ABA Midyear Meeting

New roster of ABA officer nominees sends a message about the importance of diversity and inclusion

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From left: Michelle A. Behnke, who will become ABA treasurer; Hilarie Bass, president-elect nominee; Deborah Enix-Ross, who will become chair of the House of Delegates; and Mary L. Smith, who will become ABA secretary. Photo courtesy of Sharon Gerstman.

Corrected: At a time when the collective makeup of the legal profession is a matter of ongoing concern, the top leadership ranks of the ABA have never been more diverse than they are now as a result of actions taken Sunday morning by the Nominating Committee.

This is one of the years in which the Nominating Committee selects candidates for all four of the ABA’s top leadership positions: president-elect, chair of the House of Delegates, secretary and treasurer. And this year, all four of the committee’s selections are women, including two African-Americans and one Native American.

The committee’s action sends an important message to the rest of the ABA and the legal profession as a whole, said Hilarie Bass, a shareholder and co-president at Greenberg Traurig in Miami, who was nominated to become president-elect in August (and president a year later) pending her formal election by the House of Delegates when it convenes in San Francisco during the annual meeting.

“One of the challenges of diversity is that we’ve made huge progress in making American law schools more diverse while there is less diversity in law firms,” Bass said. “And that explains why young lawyers, especially women and people of color, are leaving law firms. It’s not just about diversity; it’s about a sense of belonging. Diversity in the ABA’s leadership shows younger lawyers that there is a place for them in the profession.”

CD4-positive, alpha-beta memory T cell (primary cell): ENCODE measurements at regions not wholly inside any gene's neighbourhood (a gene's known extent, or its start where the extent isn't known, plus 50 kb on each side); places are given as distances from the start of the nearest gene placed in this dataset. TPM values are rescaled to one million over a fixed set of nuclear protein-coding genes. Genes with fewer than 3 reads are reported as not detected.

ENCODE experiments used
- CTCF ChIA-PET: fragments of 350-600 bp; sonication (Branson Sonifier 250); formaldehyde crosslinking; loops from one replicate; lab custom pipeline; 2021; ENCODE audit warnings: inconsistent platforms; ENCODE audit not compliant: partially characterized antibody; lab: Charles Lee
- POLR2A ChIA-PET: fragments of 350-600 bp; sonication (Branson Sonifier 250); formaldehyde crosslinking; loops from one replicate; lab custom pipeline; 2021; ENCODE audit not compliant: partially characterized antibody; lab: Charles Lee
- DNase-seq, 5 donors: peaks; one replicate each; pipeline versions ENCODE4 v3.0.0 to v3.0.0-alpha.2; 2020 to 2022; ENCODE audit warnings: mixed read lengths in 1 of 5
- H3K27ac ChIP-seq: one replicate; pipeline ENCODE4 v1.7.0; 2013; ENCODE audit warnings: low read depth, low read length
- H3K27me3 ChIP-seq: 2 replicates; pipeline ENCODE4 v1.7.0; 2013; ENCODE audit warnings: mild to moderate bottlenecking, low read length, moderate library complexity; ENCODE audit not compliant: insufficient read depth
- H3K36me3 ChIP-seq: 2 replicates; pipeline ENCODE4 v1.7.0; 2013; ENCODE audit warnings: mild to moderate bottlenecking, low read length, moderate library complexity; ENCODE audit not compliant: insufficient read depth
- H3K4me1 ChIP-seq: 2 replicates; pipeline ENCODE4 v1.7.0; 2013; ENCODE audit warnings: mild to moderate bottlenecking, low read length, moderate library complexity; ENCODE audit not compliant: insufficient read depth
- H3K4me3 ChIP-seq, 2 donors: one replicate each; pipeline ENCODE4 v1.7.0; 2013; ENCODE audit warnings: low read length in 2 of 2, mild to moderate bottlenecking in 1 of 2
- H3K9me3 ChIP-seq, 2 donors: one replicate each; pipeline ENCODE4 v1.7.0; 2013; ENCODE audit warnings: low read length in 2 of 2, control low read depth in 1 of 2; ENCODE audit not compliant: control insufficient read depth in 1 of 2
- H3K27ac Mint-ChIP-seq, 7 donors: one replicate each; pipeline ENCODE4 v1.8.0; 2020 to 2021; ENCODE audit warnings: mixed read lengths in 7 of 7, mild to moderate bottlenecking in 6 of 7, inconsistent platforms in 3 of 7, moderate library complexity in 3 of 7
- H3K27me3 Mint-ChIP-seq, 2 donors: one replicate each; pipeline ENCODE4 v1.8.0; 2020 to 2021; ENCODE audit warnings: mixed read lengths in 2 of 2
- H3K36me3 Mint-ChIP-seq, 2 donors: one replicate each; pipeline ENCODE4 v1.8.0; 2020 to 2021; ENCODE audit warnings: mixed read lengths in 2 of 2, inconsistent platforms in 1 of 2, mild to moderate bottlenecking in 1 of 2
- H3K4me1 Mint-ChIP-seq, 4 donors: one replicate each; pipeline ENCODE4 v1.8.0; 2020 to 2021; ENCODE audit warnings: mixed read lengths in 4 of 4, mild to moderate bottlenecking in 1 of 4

The other candidates selected by the Nominating Committee on Sunday are:

Deborah Enix-Ross, an African-American woman who will become chair of the House of Delegates for a two-year term starting in August. Enix-Ross is senior adviser to the international dispute resolution group at Debevoise & Plimpton in New York City.

Mary L. Smith, who will become ABA secretary for a three-year term starting in August 2017. An attorney with the Office of the Special Deputy Receiver in Chicago, Smith is a member of the Cherokee Nation and immediate-past president of the National Native American Bar Association.

Michelle A. Behnke, who will become ABA treasurer starting in August 2017. Behnke, an African-American, is principal of Michelle Behnke & Associates in Madison, Wisconsin. Since she serves on the Nominating Committee as state delegate from Wisconsin, Behnke recused herself from the committee’s vote.

The formal election of all the candidates by the House of Delegates in August is virtually assured.

The Nominating Committee’s action on Sunday continues a recent pattern of diversity in the ABA’s leadership ranks. Patricia Lee Refo, a partner at Snell & Wilmer in Phoenix, is current chair of the House, and the current secretary is Mary T. Torres, a solo practitioner in Albuquerque, New Mexico. In August, Linda A. Klein, the senior managing shareholder in the Atlanta office of Baker, Donelson, Bearman, Caldwell & Berkowitz, will begin serving a one-year term as president. She will follow Paulette Brown, a partner at Locke Lord in Morristown, New Jersey, who is in the middle of her term as the first black woman to serve as ABA president.

Updated Feb. 17 to correct information about Torres.

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